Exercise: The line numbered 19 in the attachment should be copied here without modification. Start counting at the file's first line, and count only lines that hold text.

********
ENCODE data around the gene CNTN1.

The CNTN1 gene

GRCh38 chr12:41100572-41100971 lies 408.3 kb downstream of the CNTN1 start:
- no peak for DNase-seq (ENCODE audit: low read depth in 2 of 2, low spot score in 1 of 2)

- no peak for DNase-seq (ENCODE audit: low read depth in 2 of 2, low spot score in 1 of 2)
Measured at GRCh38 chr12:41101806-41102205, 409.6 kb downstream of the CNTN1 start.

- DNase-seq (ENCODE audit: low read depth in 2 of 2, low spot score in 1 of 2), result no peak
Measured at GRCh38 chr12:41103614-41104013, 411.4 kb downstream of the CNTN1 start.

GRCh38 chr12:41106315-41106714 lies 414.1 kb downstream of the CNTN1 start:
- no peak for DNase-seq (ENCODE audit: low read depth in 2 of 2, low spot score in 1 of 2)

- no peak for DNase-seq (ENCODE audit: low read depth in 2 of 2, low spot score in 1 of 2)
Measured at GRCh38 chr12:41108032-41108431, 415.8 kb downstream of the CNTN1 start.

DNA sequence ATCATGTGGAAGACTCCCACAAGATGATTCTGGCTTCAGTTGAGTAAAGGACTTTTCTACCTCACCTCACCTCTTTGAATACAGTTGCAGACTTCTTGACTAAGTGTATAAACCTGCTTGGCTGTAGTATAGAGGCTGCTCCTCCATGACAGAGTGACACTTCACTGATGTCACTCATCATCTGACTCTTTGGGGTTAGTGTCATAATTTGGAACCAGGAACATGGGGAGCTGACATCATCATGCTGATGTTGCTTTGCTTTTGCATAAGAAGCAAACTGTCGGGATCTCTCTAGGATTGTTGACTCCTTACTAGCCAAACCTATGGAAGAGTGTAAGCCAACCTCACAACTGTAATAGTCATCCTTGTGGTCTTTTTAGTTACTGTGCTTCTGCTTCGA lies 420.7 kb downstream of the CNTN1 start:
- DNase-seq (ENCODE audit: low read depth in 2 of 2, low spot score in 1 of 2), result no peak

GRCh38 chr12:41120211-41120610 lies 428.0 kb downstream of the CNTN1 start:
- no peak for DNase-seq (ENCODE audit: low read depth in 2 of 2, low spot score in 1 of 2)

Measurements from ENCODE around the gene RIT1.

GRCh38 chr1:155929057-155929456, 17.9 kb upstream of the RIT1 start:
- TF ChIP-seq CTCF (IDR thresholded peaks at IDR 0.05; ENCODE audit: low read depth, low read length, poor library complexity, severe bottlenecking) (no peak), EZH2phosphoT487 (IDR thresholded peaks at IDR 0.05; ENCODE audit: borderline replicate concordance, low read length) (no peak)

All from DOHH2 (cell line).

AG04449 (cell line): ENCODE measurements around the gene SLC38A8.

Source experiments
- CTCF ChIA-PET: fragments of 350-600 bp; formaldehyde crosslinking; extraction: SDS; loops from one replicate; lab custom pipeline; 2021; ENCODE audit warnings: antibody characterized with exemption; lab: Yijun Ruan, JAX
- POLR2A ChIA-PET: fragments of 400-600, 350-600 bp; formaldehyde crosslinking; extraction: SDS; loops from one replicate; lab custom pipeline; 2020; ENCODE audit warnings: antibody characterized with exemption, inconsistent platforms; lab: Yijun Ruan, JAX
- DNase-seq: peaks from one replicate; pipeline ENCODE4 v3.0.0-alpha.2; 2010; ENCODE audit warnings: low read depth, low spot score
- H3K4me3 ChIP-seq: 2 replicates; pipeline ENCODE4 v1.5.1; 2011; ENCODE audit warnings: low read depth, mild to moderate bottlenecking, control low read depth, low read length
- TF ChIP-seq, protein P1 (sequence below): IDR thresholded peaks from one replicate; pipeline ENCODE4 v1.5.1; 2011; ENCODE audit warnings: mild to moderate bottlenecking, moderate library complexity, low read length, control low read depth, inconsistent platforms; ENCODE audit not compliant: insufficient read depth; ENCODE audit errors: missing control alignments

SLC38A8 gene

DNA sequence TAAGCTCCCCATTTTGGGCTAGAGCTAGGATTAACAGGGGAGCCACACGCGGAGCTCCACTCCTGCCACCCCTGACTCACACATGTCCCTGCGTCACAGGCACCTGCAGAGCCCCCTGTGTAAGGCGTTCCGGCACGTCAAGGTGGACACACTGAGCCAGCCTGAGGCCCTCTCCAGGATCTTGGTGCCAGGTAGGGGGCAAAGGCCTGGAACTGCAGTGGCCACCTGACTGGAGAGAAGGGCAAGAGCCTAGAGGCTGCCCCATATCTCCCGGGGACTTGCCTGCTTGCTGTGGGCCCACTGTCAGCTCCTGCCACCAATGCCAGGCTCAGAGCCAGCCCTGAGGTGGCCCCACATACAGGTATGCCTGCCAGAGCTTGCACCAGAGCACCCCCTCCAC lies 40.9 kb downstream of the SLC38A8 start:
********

- TF ChIP-seq CTCF (IDR thresholded peaks at IDR 0.05; ENCODE audit: low read depth, low read length, poor library complexity, severe bottlenecking) (no peak), EZH2phosphoT487 (IDR thresholded peaks at IDR 0.05; ENCODE audit: borderline replicate concordance, low read length) (no peak)